Rabha said further that to him who holds the theory of inclusive prohibition, he who swears not to eat figs and hereafter swears not to eat figs and grapes, is liable for the figs twice; for the second oath resting upon the grapes, rests again upon the figs, too. But is not this self-evident? Lest one say that this theory applies only to prohibitions in themselves, and not to such made by man upon himself, he comes to teach us that there is no difference between the two cases. 1

MISHNA III.: It is immaterial whether the things sworn off concern himself or others; whether they are or are not of some essential nature. E.g., he says: I swear that I will or will not give something to this or that person; that I did or did not give him something; that I will or will not sleep; that I did or did not sleep; that I will or will not throw a stone into the sea; that I did or did not throw it. R. Ismael says: One is guilty only for an oath made with reference to the future, for it is written: To do evil or to do good. Said to him R. Aqiba: According to this view I know but about oaths concerning things that are intrinsically either evil or good, but whence do I learn about those regarding things that entail neither evil nor good doing? Retorted the former: From the addition in the Scripture; to this rejoined the latter: If the Scripture widens the notion in this respect, it does it likewise in the other (case).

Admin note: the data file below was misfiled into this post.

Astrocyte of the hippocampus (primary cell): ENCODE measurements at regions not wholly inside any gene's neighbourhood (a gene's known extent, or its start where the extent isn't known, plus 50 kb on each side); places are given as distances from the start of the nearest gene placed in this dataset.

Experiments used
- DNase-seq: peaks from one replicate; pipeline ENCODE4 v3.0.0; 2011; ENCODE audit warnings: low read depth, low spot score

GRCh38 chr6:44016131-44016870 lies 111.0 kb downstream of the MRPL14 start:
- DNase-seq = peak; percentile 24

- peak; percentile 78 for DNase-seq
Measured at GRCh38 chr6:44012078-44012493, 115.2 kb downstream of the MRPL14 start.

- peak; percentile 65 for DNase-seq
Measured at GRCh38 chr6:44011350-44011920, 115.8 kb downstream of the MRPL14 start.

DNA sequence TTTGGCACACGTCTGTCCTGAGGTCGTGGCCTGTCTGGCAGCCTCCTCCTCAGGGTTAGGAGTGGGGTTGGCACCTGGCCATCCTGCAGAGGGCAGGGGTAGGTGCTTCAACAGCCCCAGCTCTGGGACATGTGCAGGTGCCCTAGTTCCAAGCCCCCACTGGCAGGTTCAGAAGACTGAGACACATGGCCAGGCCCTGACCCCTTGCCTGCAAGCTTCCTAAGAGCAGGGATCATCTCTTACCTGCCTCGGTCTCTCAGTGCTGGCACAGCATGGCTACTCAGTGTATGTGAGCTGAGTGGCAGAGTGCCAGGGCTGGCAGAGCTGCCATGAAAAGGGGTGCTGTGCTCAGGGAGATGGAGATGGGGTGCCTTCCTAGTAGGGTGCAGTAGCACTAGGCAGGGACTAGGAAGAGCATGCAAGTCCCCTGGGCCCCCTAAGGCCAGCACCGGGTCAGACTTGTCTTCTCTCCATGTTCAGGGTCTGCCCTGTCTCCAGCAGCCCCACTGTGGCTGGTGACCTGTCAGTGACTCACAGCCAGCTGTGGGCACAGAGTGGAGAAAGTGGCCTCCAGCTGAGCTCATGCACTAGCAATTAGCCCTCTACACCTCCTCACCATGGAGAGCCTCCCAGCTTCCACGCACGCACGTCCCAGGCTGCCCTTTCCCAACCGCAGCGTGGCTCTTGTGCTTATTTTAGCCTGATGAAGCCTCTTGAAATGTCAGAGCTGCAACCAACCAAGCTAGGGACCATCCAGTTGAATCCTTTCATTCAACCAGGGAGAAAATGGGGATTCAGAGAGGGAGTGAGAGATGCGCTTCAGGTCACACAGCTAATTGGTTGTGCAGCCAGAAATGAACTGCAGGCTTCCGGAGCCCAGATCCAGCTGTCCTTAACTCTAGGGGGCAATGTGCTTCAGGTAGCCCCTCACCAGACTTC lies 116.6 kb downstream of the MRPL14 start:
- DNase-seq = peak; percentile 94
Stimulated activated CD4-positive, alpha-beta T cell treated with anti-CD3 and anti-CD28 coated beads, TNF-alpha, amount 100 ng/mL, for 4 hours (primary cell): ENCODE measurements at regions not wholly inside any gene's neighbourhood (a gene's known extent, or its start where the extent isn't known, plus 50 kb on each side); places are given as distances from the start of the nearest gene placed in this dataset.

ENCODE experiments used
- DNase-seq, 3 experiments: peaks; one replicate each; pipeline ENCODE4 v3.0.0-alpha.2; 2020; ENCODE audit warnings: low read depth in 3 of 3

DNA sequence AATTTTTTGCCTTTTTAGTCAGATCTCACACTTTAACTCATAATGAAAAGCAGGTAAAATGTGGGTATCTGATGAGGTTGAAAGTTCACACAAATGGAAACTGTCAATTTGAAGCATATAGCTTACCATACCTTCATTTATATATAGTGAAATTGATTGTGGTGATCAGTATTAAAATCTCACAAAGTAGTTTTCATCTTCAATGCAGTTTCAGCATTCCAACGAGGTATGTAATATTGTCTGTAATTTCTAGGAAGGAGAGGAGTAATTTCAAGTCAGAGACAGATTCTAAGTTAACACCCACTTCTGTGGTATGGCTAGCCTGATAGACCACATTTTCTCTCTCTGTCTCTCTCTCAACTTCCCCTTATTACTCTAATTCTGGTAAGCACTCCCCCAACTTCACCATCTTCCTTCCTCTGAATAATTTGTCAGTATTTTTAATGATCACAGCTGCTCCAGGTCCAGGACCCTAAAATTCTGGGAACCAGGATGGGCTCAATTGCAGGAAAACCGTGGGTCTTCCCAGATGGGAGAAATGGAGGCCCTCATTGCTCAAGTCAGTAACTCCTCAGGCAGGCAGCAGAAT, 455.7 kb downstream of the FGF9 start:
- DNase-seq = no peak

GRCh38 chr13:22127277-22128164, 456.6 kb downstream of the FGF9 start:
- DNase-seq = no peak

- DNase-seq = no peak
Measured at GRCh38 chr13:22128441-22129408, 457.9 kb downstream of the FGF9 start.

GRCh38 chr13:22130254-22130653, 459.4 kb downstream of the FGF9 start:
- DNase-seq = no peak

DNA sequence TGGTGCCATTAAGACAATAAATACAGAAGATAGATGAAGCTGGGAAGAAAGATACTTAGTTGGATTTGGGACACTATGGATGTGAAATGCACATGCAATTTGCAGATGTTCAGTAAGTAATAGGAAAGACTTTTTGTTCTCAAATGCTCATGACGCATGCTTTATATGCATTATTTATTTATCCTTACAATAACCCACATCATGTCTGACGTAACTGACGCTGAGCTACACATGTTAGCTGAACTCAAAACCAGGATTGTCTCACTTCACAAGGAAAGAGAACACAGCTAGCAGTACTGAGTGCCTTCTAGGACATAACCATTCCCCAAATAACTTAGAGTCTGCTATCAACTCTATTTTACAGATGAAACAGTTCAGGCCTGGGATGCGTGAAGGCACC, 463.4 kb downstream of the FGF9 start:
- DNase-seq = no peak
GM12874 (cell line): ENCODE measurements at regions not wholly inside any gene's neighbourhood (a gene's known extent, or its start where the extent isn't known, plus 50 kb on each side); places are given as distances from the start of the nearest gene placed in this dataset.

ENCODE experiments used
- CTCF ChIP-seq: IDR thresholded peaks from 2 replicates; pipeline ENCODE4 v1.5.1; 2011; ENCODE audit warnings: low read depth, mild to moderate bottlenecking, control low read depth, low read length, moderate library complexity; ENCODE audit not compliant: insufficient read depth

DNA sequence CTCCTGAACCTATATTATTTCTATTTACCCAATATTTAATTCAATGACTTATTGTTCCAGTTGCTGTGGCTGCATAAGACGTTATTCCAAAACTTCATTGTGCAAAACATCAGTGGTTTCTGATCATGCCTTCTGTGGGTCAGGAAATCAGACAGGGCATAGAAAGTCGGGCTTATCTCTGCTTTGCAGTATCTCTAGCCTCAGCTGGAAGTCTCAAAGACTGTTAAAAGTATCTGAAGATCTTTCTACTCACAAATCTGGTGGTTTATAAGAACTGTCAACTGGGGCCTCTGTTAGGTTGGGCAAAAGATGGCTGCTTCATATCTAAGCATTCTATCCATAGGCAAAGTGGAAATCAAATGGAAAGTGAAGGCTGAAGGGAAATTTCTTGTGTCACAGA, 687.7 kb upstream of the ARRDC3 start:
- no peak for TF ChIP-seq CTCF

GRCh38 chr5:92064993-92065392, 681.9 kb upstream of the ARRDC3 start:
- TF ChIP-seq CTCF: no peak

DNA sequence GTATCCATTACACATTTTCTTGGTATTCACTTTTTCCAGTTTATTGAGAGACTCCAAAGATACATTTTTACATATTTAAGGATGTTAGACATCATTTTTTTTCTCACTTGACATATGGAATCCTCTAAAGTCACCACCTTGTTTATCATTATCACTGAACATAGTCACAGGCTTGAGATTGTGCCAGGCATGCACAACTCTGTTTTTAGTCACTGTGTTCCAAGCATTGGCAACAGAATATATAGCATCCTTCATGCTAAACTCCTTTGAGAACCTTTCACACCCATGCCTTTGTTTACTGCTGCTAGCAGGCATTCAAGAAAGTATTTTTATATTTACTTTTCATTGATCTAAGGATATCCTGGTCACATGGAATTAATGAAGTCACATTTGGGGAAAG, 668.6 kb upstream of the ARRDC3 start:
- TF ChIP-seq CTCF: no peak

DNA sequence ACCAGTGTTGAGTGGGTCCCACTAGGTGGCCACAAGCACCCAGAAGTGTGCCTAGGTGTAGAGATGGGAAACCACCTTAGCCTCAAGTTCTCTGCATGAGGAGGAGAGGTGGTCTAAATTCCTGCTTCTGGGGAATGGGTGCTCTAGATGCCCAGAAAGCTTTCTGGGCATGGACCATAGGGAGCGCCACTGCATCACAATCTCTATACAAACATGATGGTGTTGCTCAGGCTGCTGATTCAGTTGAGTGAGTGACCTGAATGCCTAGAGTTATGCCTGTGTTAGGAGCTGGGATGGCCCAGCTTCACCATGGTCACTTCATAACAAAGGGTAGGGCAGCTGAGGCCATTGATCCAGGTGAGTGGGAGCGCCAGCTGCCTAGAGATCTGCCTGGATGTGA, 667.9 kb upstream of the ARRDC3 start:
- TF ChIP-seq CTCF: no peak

GEMARA: The rabbis taught: In some respects vows are more rigorous than oaths, in others oaths are more rigorous than vows. Vows are more rigorous in that their liability attaches even to commandments, e.g.: If one says, I vow not to make a sukkah, and hereafter he makes one, he is liable for transgressing the vow; which is not the case with an oath (as an oath rests upon him from the Mount Sinai). On the other hand, oaths are more rigorous than vows in that their liability attaches also to things not essential, which is not the case with vows.

"I will or will not give," etc. What does it mean, "I will give"? If charity to the poor, it is obligatory for him by oath on the Mount Sinai? Nay; it means a present to a rich man.

"I will or will not sleep," etc. But has not R. Johanan said that if one swears not to sleep for three days in succession, he gets stripes and is put to sleep immediately (because one cannot keep from sleeping for three days)? This is no difficulty, as in the case of the Mishna no number of days is specified.